The Ass

by


The Ass is a more light-hearted poem featured in Lewis's collection, Spirits in Bondage (1919), his first published book.
An illustration for the story The Ass by the author C.S. Lewis
Klearchos Kapoutsis, Santorini's Donkey, 2010
An illustration for the story The Ass by the author C.S. Lewis
Klearchos Kapoutsis, Santorini's Donkey, 2010
An illustration for the story The Ass by the author C.S. Lewis
I woke and rose and slipt away
     To the heathery hills in the morning grey.

     In a field where the dew lay cold and deep
     I met an ass, new-roused from sleep.

     I stroked his nose and I tickled his ears,
     And spoke soft words to quiet his fears.

     His eyes stared into the eyes of me
     And he kissed my hands of his courtesy.

     "O big, brown brother out of the waste,
     How do thistles for breakfast taste?

     "And do you rejoice in the dawn divine
     With a heart that is glad no less than mine?

     "For, brother, the depth of your gentle eyes
     Is strange and mystic as the skies:

     "What are the thoughts that grope behind,
     Down in the mist of a donkey mind?

     "Can it be true, as the wise men tell,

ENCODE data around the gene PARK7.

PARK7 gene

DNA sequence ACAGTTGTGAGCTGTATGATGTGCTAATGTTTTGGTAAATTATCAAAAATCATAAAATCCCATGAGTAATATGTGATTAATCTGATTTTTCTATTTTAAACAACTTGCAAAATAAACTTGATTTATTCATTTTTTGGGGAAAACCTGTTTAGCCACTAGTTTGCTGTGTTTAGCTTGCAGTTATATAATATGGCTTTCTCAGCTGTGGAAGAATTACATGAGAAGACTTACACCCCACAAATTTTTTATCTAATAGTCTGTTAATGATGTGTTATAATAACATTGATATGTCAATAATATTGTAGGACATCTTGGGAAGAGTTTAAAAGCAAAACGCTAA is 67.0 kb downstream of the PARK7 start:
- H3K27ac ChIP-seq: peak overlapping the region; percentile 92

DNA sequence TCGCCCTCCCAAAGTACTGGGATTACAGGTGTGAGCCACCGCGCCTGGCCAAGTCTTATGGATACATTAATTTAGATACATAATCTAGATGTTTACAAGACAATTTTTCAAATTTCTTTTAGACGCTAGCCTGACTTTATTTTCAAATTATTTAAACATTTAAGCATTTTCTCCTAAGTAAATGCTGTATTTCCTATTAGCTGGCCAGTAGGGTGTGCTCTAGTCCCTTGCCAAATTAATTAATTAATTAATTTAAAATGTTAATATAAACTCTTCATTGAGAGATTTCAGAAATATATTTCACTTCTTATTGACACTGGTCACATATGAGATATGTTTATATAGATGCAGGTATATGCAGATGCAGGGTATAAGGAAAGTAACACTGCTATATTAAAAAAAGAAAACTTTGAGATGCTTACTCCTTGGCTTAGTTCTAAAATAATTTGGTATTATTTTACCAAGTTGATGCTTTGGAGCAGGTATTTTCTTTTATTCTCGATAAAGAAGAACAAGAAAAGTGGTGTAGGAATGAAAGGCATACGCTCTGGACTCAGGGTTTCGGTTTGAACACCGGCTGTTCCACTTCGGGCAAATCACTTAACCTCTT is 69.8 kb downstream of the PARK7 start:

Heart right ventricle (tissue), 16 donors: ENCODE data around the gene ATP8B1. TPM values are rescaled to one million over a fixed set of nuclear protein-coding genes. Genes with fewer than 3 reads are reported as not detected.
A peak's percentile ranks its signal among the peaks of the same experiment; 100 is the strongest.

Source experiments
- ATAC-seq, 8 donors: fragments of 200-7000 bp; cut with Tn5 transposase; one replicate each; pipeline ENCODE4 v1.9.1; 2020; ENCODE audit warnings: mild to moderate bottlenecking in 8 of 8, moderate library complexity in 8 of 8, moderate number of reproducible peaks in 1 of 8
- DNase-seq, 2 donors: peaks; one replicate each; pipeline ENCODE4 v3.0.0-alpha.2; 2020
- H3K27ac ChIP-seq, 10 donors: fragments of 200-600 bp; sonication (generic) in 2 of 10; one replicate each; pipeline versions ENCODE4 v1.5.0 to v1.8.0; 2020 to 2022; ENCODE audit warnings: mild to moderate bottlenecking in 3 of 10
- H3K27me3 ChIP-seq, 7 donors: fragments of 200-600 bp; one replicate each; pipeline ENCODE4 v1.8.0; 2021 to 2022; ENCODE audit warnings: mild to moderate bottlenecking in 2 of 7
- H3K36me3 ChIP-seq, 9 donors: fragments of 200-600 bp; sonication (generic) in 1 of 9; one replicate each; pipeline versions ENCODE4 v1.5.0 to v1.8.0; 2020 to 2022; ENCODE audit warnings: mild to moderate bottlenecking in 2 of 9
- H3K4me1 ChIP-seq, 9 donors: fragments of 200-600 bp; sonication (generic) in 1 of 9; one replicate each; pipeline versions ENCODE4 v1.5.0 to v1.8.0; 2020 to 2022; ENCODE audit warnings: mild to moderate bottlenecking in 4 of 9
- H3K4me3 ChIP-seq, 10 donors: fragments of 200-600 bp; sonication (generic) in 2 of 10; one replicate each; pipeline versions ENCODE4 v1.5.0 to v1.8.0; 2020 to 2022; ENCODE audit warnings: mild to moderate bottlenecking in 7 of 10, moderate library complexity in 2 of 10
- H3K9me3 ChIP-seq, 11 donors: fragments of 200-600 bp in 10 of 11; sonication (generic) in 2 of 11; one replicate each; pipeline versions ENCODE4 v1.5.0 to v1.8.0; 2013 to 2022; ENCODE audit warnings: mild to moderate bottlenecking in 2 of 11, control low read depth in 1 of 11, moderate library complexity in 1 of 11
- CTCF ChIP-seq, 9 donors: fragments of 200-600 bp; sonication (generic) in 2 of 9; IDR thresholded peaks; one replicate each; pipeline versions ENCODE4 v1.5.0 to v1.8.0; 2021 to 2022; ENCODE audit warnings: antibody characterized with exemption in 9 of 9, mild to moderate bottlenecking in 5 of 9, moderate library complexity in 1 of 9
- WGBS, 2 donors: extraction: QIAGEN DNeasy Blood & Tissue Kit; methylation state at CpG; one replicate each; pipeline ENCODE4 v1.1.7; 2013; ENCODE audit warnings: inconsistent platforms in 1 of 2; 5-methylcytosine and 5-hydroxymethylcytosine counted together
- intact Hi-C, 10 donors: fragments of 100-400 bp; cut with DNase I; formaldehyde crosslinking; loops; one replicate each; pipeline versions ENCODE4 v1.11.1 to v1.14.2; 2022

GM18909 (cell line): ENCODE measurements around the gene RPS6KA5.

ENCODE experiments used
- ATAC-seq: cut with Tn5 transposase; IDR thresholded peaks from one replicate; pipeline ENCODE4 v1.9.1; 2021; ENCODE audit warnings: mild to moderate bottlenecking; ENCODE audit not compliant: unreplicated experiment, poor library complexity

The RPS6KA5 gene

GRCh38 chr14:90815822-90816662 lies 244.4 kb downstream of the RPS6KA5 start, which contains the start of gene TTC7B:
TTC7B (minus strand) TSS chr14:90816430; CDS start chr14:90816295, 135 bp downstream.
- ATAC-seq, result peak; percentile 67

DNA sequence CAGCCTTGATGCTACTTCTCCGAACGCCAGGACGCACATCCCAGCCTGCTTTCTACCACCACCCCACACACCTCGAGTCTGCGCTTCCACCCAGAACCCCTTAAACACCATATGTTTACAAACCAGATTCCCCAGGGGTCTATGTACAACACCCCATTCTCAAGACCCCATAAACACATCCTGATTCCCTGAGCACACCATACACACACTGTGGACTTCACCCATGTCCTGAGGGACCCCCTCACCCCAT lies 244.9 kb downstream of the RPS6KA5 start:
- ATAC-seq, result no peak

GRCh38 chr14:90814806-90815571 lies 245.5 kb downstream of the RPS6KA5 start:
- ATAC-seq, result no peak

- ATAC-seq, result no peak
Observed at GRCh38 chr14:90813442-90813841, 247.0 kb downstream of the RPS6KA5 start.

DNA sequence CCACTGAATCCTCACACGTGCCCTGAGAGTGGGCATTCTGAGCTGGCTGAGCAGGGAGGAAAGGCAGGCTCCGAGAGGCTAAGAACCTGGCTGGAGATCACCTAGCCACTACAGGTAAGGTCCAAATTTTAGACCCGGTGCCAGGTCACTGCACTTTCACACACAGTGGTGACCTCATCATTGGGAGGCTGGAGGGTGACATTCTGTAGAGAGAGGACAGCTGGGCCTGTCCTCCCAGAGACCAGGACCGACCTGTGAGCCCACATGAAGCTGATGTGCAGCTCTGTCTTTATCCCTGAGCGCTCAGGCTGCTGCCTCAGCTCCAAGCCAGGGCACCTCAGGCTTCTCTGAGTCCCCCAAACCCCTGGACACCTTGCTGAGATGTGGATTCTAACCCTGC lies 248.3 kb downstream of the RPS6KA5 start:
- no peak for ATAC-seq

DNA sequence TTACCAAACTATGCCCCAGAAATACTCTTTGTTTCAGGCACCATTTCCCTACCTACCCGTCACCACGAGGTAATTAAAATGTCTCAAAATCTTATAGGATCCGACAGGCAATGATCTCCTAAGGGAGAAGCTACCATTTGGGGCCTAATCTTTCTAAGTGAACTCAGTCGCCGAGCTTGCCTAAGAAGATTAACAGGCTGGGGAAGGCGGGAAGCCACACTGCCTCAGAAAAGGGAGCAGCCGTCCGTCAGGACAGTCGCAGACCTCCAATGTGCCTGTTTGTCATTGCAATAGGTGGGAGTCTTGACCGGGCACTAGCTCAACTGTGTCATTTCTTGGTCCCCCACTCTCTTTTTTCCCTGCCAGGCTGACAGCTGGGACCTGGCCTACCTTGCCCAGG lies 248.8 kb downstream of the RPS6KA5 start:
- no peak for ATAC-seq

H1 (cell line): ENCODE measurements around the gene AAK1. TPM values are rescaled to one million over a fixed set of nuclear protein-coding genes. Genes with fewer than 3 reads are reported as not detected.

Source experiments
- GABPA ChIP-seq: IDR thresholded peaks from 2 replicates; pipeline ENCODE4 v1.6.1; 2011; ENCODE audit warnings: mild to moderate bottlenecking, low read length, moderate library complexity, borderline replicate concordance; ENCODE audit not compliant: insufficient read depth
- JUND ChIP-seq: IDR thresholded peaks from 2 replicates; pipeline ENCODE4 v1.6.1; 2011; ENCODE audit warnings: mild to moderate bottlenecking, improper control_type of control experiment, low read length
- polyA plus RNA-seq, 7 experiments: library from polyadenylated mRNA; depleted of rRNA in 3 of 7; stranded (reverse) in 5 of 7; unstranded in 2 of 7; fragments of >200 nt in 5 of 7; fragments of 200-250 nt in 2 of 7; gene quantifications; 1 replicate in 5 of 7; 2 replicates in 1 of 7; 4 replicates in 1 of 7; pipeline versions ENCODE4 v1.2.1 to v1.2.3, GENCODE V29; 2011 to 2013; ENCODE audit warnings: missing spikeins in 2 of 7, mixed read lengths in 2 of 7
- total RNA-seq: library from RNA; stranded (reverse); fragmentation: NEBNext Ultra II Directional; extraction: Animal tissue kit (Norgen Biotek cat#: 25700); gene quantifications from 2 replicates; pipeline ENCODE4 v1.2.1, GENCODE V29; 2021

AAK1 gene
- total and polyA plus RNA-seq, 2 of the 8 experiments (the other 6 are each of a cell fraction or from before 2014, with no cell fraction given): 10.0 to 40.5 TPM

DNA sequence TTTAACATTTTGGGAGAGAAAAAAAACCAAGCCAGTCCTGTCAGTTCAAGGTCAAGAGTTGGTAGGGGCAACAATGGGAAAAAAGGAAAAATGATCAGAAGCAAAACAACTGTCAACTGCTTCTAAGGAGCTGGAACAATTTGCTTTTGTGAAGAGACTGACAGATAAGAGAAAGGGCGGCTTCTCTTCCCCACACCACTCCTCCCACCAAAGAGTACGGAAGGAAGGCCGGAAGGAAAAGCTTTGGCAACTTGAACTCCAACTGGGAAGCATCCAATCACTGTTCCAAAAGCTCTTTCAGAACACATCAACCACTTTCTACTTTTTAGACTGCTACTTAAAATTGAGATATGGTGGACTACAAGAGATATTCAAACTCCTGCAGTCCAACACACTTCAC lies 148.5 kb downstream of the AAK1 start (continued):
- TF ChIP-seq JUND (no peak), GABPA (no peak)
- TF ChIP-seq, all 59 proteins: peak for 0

That you are a mask of God as well,

     "And, as in us, so in you no less
     Speaks the eternal Loveliness,

     "And words of the lips that all things know
     Among the thoughts of a donkey go?

     "However it be, O four-foot brother,
     Fair to-day is the earth, our mother.

     "God send you peace and delight thereof,
     And all green meat of the waste you love,

     "And guard you well from violent men
     Who'd put you back in the shafts again."

     But the ass had far too wise a head
     To answer one of the things I said,

     So he twitched his fair ears up and down
     And turned to nuzzle his shoulder brown.

If you are interested in more about donkeys, check out the fables by Aesop


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